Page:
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Finishing with Ammonia...

I recently read in a book about using ammonia fumes to darken oak, giving it a more natural aged look. Has anyone ever done this before, and with any wood other than oak? I would like to give it a try, but am curious if it looks as aged as this author made it seem it does.

I have not personally done this, but seen it done on you tube and it seems to do a great job.

I found this on a search


I went to youtube and put in a search for "ammonia wood" and this was the first one in the list.  Pretty cool.

Thanks for the link. I'm thinking I might give it a try.


I have done this twice before with white oak, it works pretty well.  I followed the directions given in "Twenty Decorative Carving Projects in Period Styles," by S. Bisco.  If your piece isn't too large, you can just use a large plastic storage container and a bowl of ammonia.  I have two notes of to pass along from my experience.  First, if your piece consists of wood from different trees, the pieces might not "age" at the same rate.  This can be a little frustrating if they are to be assembled into a piece of furniture.  Second, I had to keep the pieces in the container much longer than the book stated.  Maybe I was using weak ammonia, maybe the shop was cold; I don't know.  Just a heads up.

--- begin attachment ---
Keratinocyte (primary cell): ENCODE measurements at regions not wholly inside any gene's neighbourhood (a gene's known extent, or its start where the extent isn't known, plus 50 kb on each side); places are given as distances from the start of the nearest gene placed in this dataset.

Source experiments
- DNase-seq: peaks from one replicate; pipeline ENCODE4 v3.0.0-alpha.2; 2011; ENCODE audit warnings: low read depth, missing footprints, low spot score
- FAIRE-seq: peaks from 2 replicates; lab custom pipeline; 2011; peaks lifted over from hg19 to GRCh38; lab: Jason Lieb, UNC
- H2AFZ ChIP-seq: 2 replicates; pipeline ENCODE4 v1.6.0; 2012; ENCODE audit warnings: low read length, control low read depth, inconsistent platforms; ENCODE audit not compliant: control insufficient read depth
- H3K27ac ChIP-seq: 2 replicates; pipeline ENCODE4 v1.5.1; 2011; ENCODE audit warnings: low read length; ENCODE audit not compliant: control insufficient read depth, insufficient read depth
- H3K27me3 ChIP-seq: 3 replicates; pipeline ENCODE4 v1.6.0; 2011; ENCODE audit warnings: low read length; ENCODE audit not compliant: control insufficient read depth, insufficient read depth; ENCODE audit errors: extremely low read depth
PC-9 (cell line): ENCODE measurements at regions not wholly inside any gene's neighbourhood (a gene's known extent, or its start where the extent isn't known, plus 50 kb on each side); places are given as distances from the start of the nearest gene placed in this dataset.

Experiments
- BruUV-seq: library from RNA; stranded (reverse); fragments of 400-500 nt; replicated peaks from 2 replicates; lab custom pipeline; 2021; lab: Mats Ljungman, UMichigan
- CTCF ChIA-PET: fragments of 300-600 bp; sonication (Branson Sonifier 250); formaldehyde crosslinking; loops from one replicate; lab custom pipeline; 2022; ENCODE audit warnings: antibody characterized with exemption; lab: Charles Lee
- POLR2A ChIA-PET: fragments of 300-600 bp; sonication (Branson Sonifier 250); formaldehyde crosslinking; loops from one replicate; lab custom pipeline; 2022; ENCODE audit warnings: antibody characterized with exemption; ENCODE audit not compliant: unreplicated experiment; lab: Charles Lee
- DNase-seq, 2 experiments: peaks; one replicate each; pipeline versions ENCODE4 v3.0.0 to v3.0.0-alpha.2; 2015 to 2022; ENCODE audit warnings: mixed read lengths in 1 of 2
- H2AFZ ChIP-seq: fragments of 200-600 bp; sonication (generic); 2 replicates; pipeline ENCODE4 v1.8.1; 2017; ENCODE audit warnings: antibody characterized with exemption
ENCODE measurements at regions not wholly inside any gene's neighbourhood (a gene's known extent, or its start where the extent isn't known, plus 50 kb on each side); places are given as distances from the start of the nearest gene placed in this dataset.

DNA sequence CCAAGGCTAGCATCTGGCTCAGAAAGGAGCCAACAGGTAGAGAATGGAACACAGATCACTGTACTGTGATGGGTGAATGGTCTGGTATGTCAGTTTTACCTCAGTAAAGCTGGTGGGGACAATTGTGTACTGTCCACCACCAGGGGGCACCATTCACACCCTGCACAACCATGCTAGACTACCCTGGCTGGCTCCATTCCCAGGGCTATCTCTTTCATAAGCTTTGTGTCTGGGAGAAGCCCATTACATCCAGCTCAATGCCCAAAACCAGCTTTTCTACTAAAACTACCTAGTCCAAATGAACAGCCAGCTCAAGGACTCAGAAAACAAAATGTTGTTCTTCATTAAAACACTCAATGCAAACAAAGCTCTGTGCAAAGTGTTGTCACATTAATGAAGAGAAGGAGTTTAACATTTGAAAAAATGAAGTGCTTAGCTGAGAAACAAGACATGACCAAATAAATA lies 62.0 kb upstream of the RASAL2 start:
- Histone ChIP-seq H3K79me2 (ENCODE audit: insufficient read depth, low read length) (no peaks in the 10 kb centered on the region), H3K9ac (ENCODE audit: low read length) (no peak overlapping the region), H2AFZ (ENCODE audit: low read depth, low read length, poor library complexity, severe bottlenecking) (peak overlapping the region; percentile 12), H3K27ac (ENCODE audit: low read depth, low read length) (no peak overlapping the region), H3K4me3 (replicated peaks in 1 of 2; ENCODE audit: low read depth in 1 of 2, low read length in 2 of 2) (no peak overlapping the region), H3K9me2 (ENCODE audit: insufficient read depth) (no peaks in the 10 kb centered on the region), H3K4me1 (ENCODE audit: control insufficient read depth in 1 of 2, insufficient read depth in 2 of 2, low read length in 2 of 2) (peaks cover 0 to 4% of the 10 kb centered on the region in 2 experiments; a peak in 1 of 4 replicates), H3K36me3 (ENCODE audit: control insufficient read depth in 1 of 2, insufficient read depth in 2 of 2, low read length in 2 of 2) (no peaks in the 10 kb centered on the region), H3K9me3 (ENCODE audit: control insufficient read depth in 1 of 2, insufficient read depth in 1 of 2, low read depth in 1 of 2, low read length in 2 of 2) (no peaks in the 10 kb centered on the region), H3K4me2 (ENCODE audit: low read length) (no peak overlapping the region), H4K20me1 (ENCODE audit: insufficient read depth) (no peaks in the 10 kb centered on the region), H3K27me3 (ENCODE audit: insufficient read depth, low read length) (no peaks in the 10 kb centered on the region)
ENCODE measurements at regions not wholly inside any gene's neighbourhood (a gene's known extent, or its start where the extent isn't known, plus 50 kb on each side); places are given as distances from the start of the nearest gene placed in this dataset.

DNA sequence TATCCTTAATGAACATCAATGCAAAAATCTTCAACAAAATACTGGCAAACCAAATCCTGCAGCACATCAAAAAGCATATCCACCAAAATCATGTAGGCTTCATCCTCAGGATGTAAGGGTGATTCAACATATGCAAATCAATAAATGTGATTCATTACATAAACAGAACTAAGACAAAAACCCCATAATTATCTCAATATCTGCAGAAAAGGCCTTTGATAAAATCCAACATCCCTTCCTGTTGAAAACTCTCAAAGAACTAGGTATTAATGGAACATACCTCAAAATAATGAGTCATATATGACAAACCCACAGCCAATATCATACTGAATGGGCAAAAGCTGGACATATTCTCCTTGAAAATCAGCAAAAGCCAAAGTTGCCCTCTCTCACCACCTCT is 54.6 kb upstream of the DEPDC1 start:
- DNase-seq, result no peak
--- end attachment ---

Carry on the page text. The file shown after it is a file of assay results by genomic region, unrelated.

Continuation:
I have never attempted this with any other wood.  I know the process involves the ammonia reacting with the tannins in the wood, so I would assume that only on woods with tannins would this process be possible.  (Do all woods have tannins?  I have no idea.)

Good Luck,


Thanks for the info Micah...I read about that from the same book. I've yet to try it, and I'm glad you mentioned that about using wood from 2 different trees. I'll keep that in mind!

the ammonia will darken lots of woods.  I use it on violin bridges (maple) and box wood pegs, when not using ebony,  and on muzzel loader gunstocks ( curly maple).  use a wide shallow bowl for the ammonia,  on larger pieces make a tent of plastic bag's etc. to fume in.  ALWAYS test some off cuts or scrap pieces to see how they darken and if you like it before submitting your prize carving to it.  I would also recomend putting what ever finnish your going to use on the test pcs. after the fuming, as it can change the tone of color from the fuming.  (Swiss Pfeill chisel handles antique nicely this way) then rubbed down with walnut oil. Remove them from the blades first!!